Ask Series: Ask the Professor – Dr. N. Glenn Griesinger…
Whether you are planning to get your first “A” in your math class or you next “A”, this 4-Step Process will help you start the semester off right! The closer you adhere to the process, the better your grade will be. Anyone can make an “A” in any math class, including you!
Step 1: Obtain a tutor before the semester begins, but no later than the first week of classes.
The best time to hire a tutor is before you feel that you need one. If you start working with your tutor before the semester begins, your tutor will let you know if you have done well enough in prerequisites courses to take your next math course.
You should continue working with your tutor at least once a week throughout the semester. It is never a good idea to take a math class without the assistance of a tutor. A big mistake students make is that they wait until they are failing math to obtain a tutor.
If you obtain a good tutor early, you will always stay on top of things. Keep in mind that not all tutors are created equally. Mobile Math has experienced tutors who specialize in math. They can give you step-by-step guidance to making an “A” in math.
Step 2: Preview before each class by reading the book and online notes.
You should never go into any math class cold. Many instructors will gladly tell you what they will cover next in class. Some instructors have this information printed in the syllabus.
You should read the upcoming section of your math book before coming to class – even if you do not understand everything that you are reading. If you have a Mobile Math tutor, they will teach you how to read your math textbook and answer any questions you may have.
It is important to read the book because it will give you a comprehensive view of the material. It is also a good idea to read online lecture notes if your instructor provides them.
The instructor’s notes will let you know what to focus on specifically for your instructor. I challenge you to try this consistently for two-weeks. You’ll be amazed at how much your understanding will improve!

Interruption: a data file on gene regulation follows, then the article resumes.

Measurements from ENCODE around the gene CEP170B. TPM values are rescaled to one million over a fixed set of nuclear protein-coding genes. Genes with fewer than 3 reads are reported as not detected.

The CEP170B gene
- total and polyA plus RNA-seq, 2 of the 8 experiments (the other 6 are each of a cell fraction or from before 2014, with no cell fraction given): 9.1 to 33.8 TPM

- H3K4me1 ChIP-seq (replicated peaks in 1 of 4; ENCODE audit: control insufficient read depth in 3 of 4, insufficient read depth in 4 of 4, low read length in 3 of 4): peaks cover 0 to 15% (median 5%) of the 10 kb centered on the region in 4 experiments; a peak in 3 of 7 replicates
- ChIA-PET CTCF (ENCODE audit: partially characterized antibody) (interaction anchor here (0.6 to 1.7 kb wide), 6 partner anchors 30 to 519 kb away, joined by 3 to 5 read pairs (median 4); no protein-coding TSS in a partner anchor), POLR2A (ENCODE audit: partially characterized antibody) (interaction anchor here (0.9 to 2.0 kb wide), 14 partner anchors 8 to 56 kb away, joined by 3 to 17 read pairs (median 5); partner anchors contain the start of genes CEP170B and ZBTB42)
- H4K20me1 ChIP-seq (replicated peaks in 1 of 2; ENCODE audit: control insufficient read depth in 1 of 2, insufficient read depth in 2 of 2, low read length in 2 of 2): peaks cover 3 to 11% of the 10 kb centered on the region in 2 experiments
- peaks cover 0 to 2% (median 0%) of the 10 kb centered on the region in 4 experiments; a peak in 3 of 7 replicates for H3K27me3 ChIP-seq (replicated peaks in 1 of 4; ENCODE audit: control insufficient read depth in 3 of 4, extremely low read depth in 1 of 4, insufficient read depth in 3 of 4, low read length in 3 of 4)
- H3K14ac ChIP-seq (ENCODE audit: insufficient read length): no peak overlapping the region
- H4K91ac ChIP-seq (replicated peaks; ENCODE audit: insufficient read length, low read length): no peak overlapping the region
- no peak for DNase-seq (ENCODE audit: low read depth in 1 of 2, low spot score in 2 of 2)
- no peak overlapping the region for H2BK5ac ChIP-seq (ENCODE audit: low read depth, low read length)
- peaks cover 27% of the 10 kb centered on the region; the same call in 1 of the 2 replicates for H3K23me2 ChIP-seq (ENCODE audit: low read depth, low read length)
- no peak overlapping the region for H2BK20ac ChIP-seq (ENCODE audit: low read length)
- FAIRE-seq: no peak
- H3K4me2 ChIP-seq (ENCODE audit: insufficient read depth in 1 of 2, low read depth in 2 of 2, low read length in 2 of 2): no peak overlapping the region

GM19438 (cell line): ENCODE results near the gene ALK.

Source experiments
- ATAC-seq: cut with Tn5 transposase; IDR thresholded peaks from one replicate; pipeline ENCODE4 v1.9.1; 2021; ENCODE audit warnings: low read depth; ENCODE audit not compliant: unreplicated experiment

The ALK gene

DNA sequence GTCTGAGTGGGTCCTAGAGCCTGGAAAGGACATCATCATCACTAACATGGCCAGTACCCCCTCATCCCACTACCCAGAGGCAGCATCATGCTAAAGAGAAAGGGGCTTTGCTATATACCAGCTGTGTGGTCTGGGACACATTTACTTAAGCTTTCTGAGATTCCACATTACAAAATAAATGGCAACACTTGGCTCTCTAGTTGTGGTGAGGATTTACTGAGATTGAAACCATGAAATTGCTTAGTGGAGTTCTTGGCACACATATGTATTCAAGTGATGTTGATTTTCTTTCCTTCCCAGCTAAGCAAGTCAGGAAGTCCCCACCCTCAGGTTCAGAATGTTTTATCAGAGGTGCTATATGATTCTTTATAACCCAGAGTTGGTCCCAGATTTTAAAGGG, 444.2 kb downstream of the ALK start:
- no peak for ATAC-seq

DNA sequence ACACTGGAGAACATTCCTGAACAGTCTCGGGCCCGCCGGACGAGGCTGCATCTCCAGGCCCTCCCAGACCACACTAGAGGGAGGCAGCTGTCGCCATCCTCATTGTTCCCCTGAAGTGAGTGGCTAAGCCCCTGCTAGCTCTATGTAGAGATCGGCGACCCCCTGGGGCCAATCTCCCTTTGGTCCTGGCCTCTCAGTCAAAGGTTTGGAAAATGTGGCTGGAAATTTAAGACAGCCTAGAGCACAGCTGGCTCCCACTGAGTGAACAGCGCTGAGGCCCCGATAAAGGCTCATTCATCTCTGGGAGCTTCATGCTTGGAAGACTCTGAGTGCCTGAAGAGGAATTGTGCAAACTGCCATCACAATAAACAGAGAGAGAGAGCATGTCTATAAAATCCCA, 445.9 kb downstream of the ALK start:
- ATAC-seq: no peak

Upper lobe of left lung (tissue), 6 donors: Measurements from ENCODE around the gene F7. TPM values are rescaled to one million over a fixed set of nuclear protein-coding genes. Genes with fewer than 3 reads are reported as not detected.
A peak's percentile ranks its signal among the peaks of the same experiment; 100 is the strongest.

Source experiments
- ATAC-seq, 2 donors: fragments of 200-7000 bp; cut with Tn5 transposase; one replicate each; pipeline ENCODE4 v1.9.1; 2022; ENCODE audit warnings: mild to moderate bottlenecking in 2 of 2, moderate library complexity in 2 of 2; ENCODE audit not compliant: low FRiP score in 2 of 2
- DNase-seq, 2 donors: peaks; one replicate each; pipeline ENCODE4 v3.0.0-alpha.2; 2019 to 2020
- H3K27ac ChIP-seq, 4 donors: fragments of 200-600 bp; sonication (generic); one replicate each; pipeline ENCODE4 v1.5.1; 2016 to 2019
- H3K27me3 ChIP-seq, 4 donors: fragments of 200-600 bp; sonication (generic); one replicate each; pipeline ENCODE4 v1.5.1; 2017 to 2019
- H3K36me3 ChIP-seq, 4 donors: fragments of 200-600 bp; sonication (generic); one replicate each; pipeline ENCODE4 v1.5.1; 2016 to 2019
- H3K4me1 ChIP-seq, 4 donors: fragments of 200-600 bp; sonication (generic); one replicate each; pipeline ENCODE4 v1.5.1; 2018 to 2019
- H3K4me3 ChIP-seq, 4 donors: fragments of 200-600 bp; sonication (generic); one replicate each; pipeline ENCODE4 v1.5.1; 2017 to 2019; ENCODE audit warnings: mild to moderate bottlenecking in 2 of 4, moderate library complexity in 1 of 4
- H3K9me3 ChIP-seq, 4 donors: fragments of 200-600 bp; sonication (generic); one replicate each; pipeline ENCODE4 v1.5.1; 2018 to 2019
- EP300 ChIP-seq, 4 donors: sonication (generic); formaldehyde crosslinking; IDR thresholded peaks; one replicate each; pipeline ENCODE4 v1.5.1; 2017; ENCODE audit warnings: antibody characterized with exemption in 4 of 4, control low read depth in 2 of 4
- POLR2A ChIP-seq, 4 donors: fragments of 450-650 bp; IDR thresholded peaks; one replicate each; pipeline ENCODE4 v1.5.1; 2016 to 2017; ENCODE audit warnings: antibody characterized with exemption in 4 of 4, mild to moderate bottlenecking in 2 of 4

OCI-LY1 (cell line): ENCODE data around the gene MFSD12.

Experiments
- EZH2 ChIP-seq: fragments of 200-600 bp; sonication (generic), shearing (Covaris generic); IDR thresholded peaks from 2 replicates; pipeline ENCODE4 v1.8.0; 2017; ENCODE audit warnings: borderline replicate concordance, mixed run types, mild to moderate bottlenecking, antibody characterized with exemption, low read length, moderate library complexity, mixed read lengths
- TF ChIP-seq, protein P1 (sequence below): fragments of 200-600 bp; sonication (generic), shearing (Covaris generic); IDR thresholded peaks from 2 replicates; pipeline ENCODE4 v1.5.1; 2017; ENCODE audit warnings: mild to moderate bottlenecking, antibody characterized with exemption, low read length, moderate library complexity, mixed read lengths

Step 3: Come to class on time, ask questions, and take good notes.
You’ve seen that student who always knows the answer to the instructor’s questions. Well, that student can be you! However, that person will not be you if you’re coming to class late or skipping class completely.
When you arrive late to a math class, you will probably be lost throughout the lecture. Math is a very detailed subject and every word matters. Lastly, if you have excessive absences (more than 10%) you will probably not do well in a math class unless you’ve already passed the class before, and it is simply a review for you.
Step 4: Construct a study guide and use it to study at least every other day.
Your study guide may be divided into 4 sections and may be made with a 3-ring binder divided into 4 sections, 4 sets of index cards, 4 legal pads, 4 notebooks or any combination of these; be creative! The 4 sections may contain (1) definitions (2) how to… (3) equations (4) examples.
Even if you are not required to write definitions, you are required to know definitions. Otherwise, you will not know what the questions are asking you to do. Your “how-to” section of your study guide should contain step-by-step directions to solve certain types of problems.
I also suggest understanding what is going on inside the “black box.” You should also write “how-to’s” for operating your calculator. Many math classes require you to know the equations, formulas, and identities.
Many students find index cards (either online or paper) as a great way to help them remember theorems, formulas, equations, and identities. Finally, your study guide should contain detailed examples of each type of problem covered in class during the semester.
Need help designing a personalized study plan? We will give you step by step guidance. Contact Mobile Math today!
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